15. A method according to claim 1 including the preliminary step of determining which entity in the communication network is to be marked in said initial step based on previous communications by said entities.
16. A method of monitoring communications over a network, the method comprising:
a marking step of associating marks with entities in the communication network;
a detecting step of detecting communications between the marked entities; and
a generating step of generating a signal indicative of the detected communications between the marked entities;
wherein said marking step comprises associating numeric mark values with said entities, said detecting step includes detecting the mark values of the entities in communication, and said generating step comprises generating a numeric value for the communication based on a function of the detected mark values for the communication, the generated numeric value being different than the numeric mark values.
17. A method according to claim 16 including the steps of comparing the value for the communication and a predetermined range, and identifying the or each communication having a value outside said predetermined range.
18. A method according to claim 16 wherein the entities of the communication network include communication nodes as communication originations and/or destinations.
19. A method according to claim 18 wherein the entities of the communication network include purported users identified by user related code as communication originations and/or destinations.
20. Apparatus for monitoring communication patterns over a network, the apparatus comprising:
initial marking means for associating a mark having a numeric value with one or more entities of the communication network;
detection means for detecting communications between the or each marked entity and at least one further entity; and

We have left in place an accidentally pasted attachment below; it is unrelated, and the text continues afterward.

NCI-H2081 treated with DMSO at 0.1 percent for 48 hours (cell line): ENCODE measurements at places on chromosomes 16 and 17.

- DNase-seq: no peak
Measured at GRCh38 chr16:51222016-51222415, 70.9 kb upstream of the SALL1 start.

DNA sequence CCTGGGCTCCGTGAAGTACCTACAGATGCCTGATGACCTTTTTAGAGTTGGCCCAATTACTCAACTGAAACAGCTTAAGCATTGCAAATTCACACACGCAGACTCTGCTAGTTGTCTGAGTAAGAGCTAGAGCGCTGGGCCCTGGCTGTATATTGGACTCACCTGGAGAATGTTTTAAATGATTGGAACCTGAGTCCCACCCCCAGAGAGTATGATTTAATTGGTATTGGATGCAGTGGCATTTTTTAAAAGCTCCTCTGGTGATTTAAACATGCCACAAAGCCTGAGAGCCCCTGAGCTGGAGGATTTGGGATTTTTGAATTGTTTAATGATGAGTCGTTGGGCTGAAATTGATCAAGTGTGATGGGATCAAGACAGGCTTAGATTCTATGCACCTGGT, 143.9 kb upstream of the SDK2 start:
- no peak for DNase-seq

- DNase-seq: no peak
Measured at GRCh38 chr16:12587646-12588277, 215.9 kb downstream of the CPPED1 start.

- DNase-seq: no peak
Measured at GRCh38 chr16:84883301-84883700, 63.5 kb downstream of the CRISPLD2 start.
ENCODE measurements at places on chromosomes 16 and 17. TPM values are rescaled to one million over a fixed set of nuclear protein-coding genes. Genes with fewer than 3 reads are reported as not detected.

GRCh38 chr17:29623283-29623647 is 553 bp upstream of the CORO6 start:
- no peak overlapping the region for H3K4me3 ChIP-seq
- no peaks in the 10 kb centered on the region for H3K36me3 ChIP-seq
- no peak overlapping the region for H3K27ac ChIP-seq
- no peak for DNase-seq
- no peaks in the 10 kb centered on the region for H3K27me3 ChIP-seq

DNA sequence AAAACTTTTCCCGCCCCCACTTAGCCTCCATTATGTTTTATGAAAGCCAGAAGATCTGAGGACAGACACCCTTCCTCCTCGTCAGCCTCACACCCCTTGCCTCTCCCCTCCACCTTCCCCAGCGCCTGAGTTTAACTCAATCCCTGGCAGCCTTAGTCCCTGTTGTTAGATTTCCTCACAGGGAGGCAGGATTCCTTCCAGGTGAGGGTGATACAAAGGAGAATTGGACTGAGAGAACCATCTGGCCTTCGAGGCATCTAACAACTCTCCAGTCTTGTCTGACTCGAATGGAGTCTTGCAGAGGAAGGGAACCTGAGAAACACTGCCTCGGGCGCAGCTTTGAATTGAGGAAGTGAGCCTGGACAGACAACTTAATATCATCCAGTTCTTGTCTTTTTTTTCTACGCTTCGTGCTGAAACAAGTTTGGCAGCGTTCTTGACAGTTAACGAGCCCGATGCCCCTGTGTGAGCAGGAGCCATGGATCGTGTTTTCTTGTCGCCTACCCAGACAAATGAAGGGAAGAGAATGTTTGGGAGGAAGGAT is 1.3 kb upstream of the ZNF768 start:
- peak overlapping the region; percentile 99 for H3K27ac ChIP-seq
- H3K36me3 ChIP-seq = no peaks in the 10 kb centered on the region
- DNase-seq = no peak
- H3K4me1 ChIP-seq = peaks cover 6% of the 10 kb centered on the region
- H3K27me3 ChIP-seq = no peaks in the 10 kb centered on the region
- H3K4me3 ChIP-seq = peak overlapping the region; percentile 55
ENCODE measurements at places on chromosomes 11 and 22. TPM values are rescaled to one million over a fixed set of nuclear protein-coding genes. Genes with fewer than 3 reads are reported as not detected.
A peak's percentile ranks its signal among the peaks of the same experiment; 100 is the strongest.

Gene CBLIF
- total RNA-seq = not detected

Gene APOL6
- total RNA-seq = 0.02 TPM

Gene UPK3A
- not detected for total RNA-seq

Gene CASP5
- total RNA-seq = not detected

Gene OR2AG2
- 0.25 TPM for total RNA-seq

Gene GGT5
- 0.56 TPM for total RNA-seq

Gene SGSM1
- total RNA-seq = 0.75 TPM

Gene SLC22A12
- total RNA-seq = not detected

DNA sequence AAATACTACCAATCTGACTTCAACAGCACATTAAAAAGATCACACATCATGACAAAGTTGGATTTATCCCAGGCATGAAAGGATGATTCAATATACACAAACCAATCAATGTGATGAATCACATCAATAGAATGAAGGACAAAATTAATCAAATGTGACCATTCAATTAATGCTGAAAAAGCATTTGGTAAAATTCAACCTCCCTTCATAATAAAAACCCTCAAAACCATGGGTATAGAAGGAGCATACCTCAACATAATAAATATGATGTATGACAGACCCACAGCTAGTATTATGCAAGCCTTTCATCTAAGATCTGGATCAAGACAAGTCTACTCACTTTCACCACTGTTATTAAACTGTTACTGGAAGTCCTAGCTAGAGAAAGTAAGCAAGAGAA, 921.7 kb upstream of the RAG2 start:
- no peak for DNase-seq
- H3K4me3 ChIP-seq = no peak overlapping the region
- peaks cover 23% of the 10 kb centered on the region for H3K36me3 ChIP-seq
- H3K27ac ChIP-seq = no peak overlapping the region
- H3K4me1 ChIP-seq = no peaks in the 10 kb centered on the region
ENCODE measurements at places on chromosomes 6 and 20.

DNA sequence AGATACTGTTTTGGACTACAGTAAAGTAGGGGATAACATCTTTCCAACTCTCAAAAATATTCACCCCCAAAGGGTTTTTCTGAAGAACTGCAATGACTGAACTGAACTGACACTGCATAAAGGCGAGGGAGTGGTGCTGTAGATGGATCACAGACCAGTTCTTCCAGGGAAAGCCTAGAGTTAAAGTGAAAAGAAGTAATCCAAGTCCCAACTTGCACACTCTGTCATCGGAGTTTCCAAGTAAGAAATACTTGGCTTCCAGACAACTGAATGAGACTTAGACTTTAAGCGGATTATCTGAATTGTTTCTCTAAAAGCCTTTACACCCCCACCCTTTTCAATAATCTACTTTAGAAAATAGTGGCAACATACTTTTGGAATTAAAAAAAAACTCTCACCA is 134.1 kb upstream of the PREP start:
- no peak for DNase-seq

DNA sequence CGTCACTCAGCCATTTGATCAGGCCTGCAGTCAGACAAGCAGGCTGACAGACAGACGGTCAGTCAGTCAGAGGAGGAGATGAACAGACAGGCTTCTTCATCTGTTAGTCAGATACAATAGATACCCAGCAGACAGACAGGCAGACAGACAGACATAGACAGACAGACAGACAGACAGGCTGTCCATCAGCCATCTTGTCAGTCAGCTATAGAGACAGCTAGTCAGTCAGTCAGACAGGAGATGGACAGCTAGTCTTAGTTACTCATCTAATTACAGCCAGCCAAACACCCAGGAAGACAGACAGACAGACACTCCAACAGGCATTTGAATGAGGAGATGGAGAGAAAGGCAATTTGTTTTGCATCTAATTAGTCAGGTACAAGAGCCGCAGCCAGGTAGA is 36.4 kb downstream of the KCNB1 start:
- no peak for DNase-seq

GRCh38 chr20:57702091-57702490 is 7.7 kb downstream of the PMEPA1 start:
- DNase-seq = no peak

marking means for associating a respectively derived mark with each further entity that communicates with the or each marked entity, the derived mark having a numeric value calculated from, but different than, the numeric value associated with the or each previously marked entity with which the further entity communicates.
21. Apparatus according to claim 20 wherein said detection means and said marking means are adapted to detect and mark said entities for a plurality of communications, the respective derived marks being calculated from a combination of the previous value of the desired mark and the numeric value of the or each previously marked entity with which the further entity communicates.
22. Apparatus according to claim 20 wherein said marking means is adapted to pass a fraction of the mark value of the previously marked entity to each entity that communicates with the previously marked entity.
23. Apparatus according to claim 20 including means for reducing the mark values of time.
24. Apparatus according to claim 20 wherein if said detection means detects a communication between marked entities, said marking means is adapted to change the mark values associated with each of the entities as a function of the mark values associated with the entities.
25. Apparatus according to claim 20 including means for identifying communications between marked entities.
26. Apparatus according to claim 25 including means for identifying communications between marked entities, and means for assigning a value to the identified communications as a function of the marked values of the marked entities in the communication.
27. Apparatus according to claim 26 including means for comparing the value of the communication with a predetermined range, and means for generating a signal if the value is outside the predetermined range.
28. Apparatus according to claim 20 including means for comparing the mark values associated with the entities with a predetermined range, and means for identifying the or each entity having a mark value associated therewith which is outside the predetermined range.
29. Apparatus according to claim 20 wherein the entities of the communication network include communication nodes and communication originations and/or destinations.
30. Apparatus according to claim 25 wherein the entities of the communication network include purported users identified by user related codes as communication originations and/or destinations.